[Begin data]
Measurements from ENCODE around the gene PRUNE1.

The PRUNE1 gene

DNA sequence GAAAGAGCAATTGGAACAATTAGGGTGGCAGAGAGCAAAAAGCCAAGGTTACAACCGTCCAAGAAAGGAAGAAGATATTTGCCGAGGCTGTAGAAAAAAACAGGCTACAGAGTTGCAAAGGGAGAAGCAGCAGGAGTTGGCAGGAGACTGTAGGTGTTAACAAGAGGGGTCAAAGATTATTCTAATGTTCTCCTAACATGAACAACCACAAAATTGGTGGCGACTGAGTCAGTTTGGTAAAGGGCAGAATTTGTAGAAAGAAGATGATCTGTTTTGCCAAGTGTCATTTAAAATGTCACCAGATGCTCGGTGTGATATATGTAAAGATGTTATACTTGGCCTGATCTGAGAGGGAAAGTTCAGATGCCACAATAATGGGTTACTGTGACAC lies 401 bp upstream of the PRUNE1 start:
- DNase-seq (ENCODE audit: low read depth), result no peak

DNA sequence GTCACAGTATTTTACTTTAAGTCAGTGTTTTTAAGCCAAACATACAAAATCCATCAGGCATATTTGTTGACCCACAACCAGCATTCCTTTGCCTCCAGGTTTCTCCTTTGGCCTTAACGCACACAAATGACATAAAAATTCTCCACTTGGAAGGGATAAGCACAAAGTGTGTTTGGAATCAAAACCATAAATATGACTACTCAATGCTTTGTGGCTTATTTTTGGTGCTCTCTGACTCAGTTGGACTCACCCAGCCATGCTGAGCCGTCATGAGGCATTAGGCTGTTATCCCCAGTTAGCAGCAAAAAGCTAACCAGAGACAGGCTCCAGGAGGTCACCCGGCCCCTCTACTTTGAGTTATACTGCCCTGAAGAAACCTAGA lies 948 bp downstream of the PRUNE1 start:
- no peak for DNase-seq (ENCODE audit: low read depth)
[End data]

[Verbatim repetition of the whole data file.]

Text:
Measurements from ENCODE around the gene PRUNE1.

The PRUNE1 gene

DNA sequence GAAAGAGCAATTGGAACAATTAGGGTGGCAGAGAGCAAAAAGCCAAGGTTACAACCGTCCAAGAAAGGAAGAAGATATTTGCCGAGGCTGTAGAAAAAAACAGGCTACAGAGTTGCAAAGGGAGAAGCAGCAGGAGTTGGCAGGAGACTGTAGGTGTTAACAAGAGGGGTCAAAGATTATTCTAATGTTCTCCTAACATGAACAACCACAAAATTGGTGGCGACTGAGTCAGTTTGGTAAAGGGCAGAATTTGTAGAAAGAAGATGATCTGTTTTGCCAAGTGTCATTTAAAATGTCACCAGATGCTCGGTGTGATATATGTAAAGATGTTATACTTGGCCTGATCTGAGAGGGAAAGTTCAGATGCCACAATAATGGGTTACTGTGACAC lies 401 bp upstream of the PRUNE1 start:
- DNase-seq (ENCODE audit: low read depth), result no peak

DNA sequence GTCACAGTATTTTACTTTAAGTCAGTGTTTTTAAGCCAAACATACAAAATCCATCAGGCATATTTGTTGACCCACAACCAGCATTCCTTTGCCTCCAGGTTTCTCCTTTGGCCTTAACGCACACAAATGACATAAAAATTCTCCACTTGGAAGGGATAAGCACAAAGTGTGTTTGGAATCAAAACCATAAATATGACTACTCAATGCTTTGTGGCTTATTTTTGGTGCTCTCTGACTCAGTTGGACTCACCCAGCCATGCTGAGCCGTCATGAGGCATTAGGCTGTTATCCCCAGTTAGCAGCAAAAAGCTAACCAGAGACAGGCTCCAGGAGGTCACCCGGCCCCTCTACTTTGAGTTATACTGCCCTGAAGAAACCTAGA lies 948 bp downstream of the PRUNE1 start:
- no peak for DNase-seq (ENCODE audit: low read depth)